Fire: God as Purifier (January 15)

Malachi 2:17-3:4

Comment


Malachi calls us to submit our sinful selves to God’s refining fire. When it comes to our own shortcomings, however, our own self-deception is a big barrier to seeing ourselves as God sees us. The challenge of this lesson is to help members break through the politeness, simple answers, and surface discussions that may be more comfortable. There is nothing comfortable about God’s refining fire.

Teaching Suggestions


•    You might light a candle as a reminder of God’s presence, though not without some further explanation. Malachi has in mind a roaring fire hot enough to melt metal and burn off impurities, rather than the soft white light of a single candle. A crackling red hot fire (or really blue hot) under a pot of molten metal would be more apropos, but not advisable in the church building. See “A Purifying Flame,” p. 18 in the Teaching Guide.

•    See a video of Smelting Gold on this web page.

•    Questions for discussion: Does God cause all of the fires we experience in life? Some of them? Do some trials just happen? Can we learn and grow from trials of life whether God is directly responsible for them or are they simply a part of life in a broken world?

•    Often when we think of sin, we immediately think of stealing, lying, murder, etc. Page 17 of the Formations Commentary helps us think of materialism as sin.

•    We tend to read the Bible as individuals when often the scriptures are written to the community. How are we to understand corporate sin? How does a community/society as a whole sin?

•    A prayer of confession written for us can help us recognize sin in our lives we might be blinded to and otherwise ignore. The Teaching Guide suggests using a “Litany of Confession” from the Resource Kit. There are also some readings in our hymnal, The Worshipping Church, that you might use: 459, 123, and 457. In my office I have several other books that contain prayers and litanies of confession that could be used with your class (see Resources). Below is a sample litany of confession.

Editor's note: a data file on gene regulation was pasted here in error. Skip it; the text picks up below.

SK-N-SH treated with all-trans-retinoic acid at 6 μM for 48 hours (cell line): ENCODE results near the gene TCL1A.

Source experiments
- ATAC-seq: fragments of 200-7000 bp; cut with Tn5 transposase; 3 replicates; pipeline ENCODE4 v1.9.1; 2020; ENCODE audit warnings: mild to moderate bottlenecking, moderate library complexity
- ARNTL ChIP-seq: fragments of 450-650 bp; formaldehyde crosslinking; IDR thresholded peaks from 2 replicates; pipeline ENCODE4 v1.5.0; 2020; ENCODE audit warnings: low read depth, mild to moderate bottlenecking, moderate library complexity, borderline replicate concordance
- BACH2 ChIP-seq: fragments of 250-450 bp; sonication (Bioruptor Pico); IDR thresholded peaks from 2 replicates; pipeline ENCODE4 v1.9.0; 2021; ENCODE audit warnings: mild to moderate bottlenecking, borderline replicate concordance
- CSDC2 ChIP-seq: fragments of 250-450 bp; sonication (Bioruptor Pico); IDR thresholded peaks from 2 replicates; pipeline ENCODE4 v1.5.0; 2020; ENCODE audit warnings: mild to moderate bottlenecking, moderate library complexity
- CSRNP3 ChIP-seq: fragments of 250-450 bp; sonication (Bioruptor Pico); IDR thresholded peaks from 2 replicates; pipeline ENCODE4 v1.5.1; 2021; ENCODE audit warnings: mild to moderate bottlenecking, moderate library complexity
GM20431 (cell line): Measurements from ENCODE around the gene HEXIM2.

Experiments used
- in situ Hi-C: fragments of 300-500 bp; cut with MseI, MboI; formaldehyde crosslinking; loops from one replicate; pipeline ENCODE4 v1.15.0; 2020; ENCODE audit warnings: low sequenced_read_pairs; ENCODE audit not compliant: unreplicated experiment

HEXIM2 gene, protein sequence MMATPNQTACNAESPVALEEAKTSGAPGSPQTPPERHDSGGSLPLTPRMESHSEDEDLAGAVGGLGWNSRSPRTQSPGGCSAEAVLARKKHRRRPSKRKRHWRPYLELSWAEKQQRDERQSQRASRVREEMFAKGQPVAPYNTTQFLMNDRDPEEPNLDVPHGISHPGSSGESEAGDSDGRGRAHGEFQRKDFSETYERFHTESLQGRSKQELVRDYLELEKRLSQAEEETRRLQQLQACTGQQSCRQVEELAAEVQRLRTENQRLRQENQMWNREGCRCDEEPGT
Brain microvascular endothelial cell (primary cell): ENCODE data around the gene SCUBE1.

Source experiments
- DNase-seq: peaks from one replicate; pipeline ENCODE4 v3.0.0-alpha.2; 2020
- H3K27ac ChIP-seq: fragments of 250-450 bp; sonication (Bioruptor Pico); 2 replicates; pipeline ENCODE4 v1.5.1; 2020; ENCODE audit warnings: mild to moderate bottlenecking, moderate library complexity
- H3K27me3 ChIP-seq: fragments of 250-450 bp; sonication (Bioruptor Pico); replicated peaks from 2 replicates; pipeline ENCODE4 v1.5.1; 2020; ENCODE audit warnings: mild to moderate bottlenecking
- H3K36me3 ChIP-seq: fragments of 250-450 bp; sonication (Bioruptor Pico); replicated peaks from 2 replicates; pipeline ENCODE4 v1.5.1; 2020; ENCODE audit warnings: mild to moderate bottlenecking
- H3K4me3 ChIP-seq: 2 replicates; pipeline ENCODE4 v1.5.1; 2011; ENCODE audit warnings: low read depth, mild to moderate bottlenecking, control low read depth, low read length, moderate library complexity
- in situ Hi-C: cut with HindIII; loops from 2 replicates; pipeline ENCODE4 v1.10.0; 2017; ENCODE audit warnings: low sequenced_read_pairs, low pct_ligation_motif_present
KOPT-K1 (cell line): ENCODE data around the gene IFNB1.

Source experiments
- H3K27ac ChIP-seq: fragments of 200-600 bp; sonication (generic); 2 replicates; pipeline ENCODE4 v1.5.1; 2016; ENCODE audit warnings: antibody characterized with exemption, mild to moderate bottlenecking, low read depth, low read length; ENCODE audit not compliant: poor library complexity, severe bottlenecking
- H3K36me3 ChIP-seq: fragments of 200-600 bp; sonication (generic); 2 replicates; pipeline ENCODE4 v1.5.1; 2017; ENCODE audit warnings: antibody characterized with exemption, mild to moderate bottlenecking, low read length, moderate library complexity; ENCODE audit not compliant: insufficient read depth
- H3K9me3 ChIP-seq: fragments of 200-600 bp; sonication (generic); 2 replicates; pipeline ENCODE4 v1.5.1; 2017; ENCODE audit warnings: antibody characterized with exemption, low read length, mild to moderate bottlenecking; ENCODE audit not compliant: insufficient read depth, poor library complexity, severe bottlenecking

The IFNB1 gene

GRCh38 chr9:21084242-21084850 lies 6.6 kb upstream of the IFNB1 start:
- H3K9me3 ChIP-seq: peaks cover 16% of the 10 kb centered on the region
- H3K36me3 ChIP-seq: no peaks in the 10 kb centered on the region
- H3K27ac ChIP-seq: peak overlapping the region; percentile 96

Resources

•    Books in my office that contain prayers and litanies of confession:
o    Enter Every Trembling Heart: Prayers for Christian Worship, Killinger, pp. 47-59
o    Let Us Pray: Contemporary Prayers for the Seasons of the Church, Galindo, pp. 66-67
o    For the Living of These Days, Smyth & Helwys, 31

•    For additional commentary on the text, see these commentaries in our library:
o    Mercer Commentary on the Bible (Mercer University Press, 1995)
o    Harper’s Bible Commentary (Harper & Row, 1988)


Confession
(Prayer & Litanies for the Christian Seasons, Sharlande Sledge, Smyth & Helwys Publishing, 1999, p. 51)

For failing to renew ourselves through quiet withdrawal from a life of haste and confusion; for thinking that the journey you intend is always active and outward…

We confess our sins, O God.


For leaving it up to you to do the healing and caring work that we should be doing…

We confess our sins, O God.

For ignoring others when we are alienated from them rather than engaging in the difficult process of reconciliation…

We confess our sins, O God.

For failing to see your image in all things and in all people, even in ourselves…

We confess our sins, O God.

For straying so far from the truth that we find truth hard to recognize…

We confess our sins, O God.

For walking away from your invitation to be wholly ourselves before you and walking toward passions and pleasures that have become our gods…

We confess our sins, O God.